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Volume 11, issue 18
Atmos. Chem. Phys., 11, 9943-9959, 2011
https://doi.org/10.5194/acp-11-9943-2011
© Author(s) 2011. This work is distributed under
the Creative Commons Attribution 3.0 License.

Special issue: VAMOS Ocean-Cloud-Atmosphere-Land Study (VOCALS) (ACP/OS inter-journal...

Atmos. Chem. Phys., 11, 9943-9959, 2011
https://doi.org/10.5194/acp-11-9943-2011
© Author(s) 2011. This work is distributed under
the Creative Commons Attribution 3.0 License.

Research article 27 Sep 2011

Research article | 27 Sep 2011

Observations of the boundary layer, cloud, and aerosol variability in the southeast Pacific near-coastal marine stratocumulus during VOCALS-REx

X. Zheng1, B. Albrecht1, H. H. Jonsson2, D. Khelif3, G. Feingold4, P. Minnis5, K. Ayers5, P. Chuang6, S. Donaher1, D. Rossiter6, V. Ghate7, J. Ruiz-Plancarte3, and S. Sun-Mack8 X. Zheng et al.
  • 1Division of Meteorology and Physical Oceanography, Rosenstiel School of Marine and Atmospheric Science, University of Miami, Miami, FL, USA
  • 2Naval Postgraduate School, Monterey, CA, USA
  • 3University of California, Irvine, Irvine, CA, USA
  • 4NOAA Earth System Research Laboratory (ESRL), Boulder, CO, USA
  • 5NASA Langley Research Center, Hampton, USA
  • 6University of California, Santa Cruz, Santa Cruz, CA, USA
  • 7Rutgers University, New Brunswick, NJ, USA
  • 8Science Systems and Applications, Inc., Hampton, VA, USA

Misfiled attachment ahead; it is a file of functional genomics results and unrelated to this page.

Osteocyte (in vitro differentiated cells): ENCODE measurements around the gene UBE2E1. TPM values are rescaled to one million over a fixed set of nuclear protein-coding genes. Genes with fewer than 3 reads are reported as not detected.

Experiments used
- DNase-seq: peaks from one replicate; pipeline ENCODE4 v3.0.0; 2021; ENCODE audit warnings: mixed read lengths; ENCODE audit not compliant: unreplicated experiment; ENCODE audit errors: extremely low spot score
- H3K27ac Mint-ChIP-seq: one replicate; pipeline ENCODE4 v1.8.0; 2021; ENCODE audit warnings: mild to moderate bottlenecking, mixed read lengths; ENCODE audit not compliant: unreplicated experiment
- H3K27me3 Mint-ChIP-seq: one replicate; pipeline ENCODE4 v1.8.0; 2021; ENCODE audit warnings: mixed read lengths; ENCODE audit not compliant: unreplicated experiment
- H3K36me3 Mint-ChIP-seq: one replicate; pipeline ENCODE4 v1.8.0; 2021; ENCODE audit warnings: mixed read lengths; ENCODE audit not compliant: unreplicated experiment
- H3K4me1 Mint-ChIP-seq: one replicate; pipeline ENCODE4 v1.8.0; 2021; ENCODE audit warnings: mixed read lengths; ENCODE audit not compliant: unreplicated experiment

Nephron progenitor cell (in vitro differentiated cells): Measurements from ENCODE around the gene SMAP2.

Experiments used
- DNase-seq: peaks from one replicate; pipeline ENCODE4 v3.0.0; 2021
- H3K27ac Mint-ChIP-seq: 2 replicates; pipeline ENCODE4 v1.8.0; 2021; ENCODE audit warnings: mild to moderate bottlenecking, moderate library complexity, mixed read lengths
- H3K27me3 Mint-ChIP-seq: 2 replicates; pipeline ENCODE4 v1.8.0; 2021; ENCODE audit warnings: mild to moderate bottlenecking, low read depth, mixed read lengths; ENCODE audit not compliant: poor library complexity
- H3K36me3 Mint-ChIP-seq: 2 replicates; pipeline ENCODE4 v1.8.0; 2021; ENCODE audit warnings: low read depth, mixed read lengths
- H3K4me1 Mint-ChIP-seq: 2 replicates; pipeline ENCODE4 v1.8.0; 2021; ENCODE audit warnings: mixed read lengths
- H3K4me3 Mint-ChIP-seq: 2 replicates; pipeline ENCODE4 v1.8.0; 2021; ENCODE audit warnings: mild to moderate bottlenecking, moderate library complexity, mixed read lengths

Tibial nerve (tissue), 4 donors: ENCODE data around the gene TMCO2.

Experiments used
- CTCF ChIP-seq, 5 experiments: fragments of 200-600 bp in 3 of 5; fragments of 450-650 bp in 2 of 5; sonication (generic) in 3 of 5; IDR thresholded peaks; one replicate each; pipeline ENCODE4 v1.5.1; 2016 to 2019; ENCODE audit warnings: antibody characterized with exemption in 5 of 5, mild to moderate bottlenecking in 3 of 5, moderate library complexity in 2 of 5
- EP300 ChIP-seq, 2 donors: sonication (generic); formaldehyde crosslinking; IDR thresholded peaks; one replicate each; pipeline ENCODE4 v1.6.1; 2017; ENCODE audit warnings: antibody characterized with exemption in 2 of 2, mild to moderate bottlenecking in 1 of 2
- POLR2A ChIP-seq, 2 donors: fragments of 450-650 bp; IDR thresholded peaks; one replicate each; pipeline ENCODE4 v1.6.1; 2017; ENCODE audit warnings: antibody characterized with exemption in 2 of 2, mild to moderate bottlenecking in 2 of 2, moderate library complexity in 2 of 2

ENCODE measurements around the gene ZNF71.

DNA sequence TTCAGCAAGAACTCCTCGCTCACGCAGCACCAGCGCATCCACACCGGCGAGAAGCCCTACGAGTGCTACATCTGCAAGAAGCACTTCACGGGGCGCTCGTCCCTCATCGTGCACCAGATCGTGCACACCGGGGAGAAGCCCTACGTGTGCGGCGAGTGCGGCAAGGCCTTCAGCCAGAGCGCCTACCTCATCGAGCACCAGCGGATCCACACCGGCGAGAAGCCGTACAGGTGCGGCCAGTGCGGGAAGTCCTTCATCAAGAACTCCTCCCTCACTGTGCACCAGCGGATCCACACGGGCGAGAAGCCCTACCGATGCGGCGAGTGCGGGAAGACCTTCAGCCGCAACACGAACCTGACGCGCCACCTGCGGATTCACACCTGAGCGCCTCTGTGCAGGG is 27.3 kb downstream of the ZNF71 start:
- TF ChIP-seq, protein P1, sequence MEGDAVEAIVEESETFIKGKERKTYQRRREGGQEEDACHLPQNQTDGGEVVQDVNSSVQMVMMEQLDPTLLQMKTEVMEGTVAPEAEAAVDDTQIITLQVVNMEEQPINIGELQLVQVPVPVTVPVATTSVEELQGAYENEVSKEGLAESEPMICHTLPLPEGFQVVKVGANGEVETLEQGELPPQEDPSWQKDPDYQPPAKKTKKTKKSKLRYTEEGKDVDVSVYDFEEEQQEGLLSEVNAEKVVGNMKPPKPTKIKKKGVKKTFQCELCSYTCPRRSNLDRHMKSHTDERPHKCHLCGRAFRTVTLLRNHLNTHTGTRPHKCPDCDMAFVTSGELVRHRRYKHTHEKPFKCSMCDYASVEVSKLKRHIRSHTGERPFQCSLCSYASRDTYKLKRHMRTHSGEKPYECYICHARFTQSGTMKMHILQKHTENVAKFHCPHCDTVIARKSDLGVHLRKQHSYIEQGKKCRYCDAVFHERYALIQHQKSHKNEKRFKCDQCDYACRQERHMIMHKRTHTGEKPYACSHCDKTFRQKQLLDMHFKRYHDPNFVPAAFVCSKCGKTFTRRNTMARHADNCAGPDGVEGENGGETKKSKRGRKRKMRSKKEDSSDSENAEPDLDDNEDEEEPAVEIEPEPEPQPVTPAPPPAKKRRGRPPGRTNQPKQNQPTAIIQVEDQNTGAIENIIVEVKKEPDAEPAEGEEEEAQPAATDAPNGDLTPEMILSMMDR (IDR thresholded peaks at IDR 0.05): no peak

Abstract. Aircraft observations made off the coast of northern Chile in the Southeastern Pacific (20° S, 72° W; named Point Alpha) from 16 October to 13 November 2008 during the VAMOS Ocean-Cloud- Atmosphere-Land Study-Regional Experiment (VOCALS-REx), combined with meteorological reanalysis, satellite measurements, and radiosonde data, are used to investigate the boundary layer (BL) and aerosol-cloud-drizzle variations in this region. On days without predominately synoptic and meso-scale influences, the BL at Point Alpha was typical of a non-drizzling stratocumulus-topped BL. Entrainment rates calculated from the near cloud-top fluxes and turbulence in the BL at Point Alpha appeared to be weaker than those in the BL over the open ocean west of Point Alpha and the BL near the coast of the northeast Pacific. The cloud liquid water path (LWP) varied between 15 g m−2 and 160 g m−2. The BL had a depth of 1140 ± 120 m, was generally well-mixed and capped by a sharp inversion without predominately synoptic and meso-scale influences. The wind direction generally switched from southerly within the BL to northerly above the inversion. On days when a synoptic system and related mesoscale costal circulations affected conditions at Point Alpha (29 October–4 November), a moist layer above the inversion moved over Point Alpha, and the total-water mixing ratio above the inversion was larger than that within the BL. The accumulation mode aerosol varied from 250 to 700 cm−3 within the BL, and CCN at 0.2 % supersaturation within the BL ranged between 150 and 550 cm−3. The main aerosol source at Point Alpha was horizontal advection within the BL from south. The average cloud droplet number concentration ranged between 80 and 400 cm−3. While the mean LWP retrieved from GOES was in good agreement with the in situ measurements, the GOES-derived cloud droplet effective radius tended to be larger than that from the aircraft in situ observations near cloud top. The aerosol and cloud LWP relationship reveals that during the typical well-mixed BL days the cloud LWP increased with the CCN concentrations. On the other hand, meteorological factors and the decoupling processes have large influences on the cloud LWP variation as well.

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